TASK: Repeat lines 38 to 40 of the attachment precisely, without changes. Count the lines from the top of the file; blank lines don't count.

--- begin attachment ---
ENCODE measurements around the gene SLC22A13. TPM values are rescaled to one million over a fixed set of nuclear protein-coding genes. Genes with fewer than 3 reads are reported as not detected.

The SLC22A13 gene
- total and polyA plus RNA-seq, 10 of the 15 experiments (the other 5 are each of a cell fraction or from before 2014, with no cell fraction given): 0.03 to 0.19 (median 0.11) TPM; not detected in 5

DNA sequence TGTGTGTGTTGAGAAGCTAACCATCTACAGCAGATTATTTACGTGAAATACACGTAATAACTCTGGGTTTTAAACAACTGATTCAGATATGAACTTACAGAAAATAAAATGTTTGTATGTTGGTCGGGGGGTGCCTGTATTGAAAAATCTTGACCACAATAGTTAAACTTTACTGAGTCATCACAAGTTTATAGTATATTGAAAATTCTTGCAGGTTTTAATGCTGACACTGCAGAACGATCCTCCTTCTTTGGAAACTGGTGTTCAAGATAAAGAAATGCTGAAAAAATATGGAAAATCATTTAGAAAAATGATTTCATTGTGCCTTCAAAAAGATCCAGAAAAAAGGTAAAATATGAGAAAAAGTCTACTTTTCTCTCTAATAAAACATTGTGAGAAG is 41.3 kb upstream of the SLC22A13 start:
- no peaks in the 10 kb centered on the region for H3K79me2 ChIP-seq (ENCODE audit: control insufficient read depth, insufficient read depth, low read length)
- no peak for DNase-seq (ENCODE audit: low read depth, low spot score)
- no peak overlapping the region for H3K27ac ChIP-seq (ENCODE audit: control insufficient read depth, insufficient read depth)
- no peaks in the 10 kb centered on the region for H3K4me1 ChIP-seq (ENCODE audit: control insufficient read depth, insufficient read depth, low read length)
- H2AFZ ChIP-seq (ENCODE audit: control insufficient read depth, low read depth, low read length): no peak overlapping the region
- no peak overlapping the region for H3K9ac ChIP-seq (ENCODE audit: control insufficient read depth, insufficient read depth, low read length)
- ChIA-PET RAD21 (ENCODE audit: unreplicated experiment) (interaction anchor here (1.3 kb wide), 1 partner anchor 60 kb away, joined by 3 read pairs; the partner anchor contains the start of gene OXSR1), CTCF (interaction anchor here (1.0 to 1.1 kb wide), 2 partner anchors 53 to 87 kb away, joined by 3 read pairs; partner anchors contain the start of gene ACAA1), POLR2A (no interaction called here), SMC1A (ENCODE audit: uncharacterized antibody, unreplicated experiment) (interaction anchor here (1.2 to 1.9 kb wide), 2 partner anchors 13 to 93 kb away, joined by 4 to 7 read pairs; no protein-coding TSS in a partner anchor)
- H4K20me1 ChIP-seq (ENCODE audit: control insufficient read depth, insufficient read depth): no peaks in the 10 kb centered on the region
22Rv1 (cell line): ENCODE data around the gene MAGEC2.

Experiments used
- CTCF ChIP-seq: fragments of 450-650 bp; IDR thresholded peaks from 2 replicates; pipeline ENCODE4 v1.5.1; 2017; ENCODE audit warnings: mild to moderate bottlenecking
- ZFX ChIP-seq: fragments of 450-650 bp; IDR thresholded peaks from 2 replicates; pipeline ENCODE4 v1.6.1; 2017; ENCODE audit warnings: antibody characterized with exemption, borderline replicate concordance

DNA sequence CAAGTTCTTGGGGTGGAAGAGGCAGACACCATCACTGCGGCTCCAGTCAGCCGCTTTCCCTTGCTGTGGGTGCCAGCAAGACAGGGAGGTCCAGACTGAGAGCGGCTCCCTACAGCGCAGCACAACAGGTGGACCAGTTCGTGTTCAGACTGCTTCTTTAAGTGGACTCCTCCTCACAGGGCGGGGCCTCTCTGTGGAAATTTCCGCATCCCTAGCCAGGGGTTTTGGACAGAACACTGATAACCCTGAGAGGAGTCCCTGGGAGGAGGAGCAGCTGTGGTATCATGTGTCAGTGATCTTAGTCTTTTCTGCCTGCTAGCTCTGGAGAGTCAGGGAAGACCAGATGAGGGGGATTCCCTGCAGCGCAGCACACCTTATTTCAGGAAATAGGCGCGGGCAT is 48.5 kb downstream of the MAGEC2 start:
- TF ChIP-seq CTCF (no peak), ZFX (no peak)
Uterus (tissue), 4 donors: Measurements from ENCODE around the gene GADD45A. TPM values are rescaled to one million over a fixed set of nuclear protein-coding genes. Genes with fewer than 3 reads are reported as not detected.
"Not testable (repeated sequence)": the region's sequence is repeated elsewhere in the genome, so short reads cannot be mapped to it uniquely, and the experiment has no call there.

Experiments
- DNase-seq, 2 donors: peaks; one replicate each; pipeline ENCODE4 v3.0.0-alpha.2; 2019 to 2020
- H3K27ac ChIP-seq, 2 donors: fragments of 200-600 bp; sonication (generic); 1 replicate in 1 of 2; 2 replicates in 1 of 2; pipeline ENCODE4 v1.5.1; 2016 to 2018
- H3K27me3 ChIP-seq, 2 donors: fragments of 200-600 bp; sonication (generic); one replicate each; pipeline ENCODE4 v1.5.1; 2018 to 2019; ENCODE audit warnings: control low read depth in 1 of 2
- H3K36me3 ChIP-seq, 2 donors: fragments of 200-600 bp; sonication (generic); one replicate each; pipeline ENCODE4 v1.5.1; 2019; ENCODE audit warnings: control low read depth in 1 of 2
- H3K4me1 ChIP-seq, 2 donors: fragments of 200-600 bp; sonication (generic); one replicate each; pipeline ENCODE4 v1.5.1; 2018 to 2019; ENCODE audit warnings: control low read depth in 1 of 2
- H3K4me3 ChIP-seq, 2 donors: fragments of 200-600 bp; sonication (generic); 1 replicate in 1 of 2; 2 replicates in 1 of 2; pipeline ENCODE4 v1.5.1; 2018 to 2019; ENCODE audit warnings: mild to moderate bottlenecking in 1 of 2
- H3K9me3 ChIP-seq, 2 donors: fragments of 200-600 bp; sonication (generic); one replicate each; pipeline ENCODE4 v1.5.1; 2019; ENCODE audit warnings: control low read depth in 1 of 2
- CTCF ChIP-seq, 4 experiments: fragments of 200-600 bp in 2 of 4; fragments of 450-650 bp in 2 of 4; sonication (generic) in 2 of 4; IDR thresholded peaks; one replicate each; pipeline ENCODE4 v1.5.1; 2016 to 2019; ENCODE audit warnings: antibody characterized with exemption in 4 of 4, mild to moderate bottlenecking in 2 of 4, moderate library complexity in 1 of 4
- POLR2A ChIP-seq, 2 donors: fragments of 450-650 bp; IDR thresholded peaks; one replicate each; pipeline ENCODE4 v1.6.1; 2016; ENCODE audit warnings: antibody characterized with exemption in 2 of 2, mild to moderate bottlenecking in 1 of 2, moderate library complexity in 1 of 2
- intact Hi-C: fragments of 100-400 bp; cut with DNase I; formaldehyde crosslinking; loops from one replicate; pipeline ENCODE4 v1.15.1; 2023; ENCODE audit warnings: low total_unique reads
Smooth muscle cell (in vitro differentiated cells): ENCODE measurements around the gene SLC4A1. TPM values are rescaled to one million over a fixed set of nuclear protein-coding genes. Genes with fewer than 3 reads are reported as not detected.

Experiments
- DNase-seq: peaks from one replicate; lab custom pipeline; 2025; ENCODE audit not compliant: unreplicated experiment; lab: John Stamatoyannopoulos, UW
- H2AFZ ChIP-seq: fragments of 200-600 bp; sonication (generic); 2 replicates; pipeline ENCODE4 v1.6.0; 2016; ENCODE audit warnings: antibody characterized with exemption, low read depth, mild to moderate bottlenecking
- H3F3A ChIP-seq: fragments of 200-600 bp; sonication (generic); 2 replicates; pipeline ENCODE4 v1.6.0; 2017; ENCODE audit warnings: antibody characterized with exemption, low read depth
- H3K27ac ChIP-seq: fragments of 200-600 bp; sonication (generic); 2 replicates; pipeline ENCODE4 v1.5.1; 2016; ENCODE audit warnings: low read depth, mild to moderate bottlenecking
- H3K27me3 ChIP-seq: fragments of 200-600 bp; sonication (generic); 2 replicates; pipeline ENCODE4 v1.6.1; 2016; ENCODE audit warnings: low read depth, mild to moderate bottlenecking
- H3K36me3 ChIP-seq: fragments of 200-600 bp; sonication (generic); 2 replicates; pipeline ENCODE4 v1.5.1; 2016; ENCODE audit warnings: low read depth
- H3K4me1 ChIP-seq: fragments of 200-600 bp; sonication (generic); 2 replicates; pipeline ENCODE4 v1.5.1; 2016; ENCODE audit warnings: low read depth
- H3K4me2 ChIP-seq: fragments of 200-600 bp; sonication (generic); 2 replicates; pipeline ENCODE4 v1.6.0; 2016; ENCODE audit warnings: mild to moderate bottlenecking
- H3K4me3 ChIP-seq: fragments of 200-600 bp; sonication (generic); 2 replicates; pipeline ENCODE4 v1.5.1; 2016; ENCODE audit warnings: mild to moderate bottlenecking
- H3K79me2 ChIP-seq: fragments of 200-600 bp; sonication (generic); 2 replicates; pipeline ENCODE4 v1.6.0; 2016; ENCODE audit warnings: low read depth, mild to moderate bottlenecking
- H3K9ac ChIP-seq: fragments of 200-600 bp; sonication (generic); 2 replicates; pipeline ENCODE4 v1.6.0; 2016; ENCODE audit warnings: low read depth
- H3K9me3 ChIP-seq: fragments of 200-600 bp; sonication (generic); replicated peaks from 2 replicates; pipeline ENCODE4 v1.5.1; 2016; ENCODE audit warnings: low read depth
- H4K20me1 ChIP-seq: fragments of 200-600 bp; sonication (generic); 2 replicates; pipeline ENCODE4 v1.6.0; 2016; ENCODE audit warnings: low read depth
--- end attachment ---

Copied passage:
- H3K27me3 ChIP-seq: fragments of 200-600 bp; sonication (generic); 2 replicates; pipeline ENCODE4 v1.6.1; 2016; ENCODE audit warnings: low read depth, mild to moderate bottlenecking
- H3K36me3 ChIP-seq: fragments of 200-600 bp; sonication (generic); 2 replicates; pipeline ENCODE4 v1.5.1; 2016; ENCODE audit warnings: low read depth
- H3K4me1 ChIP-seq: fragments of 200-600 bp; sonication (generic); 2 replicates; pipeline ENCODE4 v1.5.1; 2016; ENCODE audit warnings: low read depth